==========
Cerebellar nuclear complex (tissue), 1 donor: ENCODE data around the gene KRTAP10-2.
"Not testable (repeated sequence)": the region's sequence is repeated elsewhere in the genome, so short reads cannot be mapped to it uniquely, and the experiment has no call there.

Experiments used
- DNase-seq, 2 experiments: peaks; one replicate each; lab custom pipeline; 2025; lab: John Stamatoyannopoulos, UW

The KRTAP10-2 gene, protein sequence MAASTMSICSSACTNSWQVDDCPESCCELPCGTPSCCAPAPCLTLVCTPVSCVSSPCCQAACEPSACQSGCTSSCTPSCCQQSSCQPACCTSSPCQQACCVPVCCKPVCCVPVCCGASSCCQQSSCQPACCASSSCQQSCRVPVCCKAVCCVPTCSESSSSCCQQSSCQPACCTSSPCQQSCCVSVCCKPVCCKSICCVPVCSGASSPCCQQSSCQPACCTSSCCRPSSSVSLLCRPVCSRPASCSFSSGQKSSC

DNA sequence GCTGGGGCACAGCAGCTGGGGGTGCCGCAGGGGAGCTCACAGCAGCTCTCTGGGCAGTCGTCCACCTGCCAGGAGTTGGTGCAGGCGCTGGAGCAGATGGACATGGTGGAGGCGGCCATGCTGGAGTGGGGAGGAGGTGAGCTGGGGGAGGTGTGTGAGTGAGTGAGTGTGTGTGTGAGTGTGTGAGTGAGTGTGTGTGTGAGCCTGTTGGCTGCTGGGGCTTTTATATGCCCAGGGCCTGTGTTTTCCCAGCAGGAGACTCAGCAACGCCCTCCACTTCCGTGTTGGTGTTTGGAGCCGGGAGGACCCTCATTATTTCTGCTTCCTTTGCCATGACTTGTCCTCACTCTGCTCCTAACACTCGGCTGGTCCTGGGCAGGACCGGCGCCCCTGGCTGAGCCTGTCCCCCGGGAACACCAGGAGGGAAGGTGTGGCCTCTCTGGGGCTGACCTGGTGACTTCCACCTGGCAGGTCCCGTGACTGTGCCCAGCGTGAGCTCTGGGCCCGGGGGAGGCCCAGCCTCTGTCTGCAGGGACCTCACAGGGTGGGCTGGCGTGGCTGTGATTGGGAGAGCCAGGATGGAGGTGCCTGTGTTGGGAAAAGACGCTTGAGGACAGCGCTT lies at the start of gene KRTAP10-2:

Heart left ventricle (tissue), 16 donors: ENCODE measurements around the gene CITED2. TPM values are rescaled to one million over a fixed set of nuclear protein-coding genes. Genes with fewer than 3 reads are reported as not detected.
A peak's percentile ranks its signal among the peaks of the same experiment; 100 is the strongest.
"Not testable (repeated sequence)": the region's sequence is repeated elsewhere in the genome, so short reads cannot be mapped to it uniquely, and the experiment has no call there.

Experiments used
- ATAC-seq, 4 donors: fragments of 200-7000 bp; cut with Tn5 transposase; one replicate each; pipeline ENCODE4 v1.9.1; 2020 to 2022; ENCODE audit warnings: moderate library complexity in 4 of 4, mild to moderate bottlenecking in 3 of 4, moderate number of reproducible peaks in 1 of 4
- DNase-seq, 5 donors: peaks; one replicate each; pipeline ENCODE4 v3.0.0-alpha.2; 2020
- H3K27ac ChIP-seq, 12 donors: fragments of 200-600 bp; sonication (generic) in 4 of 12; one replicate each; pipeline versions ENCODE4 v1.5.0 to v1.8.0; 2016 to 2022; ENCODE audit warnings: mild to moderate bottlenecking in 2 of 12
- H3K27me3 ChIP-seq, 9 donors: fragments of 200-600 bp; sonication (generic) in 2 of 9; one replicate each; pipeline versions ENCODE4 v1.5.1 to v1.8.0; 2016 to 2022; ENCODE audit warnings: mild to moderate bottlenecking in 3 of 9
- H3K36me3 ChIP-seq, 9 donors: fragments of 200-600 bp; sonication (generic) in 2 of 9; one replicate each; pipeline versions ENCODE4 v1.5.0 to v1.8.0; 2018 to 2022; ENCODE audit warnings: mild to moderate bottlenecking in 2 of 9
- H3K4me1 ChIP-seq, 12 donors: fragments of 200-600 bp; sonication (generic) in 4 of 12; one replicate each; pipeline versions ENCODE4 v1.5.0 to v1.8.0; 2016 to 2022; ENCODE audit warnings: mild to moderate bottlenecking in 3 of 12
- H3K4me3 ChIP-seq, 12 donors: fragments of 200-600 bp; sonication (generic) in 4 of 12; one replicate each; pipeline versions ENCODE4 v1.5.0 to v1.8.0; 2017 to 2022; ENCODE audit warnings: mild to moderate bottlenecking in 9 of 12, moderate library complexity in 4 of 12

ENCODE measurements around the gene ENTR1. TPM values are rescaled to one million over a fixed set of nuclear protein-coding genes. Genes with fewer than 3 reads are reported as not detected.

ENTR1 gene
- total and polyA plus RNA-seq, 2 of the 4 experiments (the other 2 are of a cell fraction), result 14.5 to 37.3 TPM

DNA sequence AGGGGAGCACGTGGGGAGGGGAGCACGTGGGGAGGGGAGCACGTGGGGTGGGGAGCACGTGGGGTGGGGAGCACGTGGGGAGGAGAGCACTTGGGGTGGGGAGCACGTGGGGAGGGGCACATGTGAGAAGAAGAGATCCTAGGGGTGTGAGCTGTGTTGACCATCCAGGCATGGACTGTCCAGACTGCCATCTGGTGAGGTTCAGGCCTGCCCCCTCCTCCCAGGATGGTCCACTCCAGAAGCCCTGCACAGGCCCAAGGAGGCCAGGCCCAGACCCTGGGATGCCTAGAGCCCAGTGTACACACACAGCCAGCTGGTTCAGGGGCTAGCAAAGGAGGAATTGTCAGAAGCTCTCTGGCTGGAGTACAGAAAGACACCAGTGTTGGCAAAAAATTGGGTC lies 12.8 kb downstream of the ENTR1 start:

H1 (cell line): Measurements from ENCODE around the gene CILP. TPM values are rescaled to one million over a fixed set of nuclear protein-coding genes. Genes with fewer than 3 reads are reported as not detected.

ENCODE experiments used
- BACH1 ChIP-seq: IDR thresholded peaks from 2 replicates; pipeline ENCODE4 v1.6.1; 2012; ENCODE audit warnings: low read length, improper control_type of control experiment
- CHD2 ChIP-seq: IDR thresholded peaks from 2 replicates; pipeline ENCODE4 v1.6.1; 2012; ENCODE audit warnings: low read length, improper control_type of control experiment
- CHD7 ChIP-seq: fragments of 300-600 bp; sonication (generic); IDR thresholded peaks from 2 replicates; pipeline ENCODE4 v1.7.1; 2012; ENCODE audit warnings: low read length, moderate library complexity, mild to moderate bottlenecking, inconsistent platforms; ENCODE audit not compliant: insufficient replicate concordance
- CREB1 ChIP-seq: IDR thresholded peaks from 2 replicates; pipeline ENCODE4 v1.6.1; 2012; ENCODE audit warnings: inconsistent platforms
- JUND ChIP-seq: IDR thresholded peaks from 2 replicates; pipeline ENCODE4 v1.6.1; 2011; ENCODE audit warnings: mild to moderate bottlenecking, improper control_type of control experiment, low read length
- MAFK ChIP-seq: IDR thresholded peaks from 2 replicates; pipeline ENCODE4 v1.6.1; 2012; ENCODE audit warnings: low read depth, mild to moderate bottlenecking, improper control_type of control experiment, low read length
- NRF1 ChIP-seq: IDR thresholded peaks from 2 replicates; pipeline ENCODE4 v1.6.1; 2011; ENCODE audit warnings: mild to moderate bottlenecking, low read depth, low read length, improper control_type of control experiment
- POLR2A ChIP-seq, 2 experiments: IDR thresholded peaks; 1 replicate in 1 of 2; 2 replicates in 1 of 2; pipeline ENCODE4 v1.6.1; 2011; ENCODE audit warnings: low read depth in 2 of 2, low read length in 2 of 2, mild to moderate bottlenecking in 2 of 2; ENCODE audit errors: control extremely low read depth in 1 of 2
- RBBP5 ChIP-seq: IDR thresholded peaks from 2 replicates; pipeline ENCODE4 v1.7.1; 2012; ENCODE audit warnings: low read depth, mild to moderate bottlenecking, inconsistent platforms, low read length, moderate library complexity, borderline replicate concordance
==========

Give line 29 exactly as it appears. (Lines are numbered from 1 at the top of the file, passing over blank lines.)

- MAFK ChIP-seq: IDR thresholded peaks from 2 replicates; pipeline ENCODE4 v1.6.1; 2012; ENCODE audit warnings: low read depth, mild to moderate bottlenecking, improper control_type of control experiment, low read length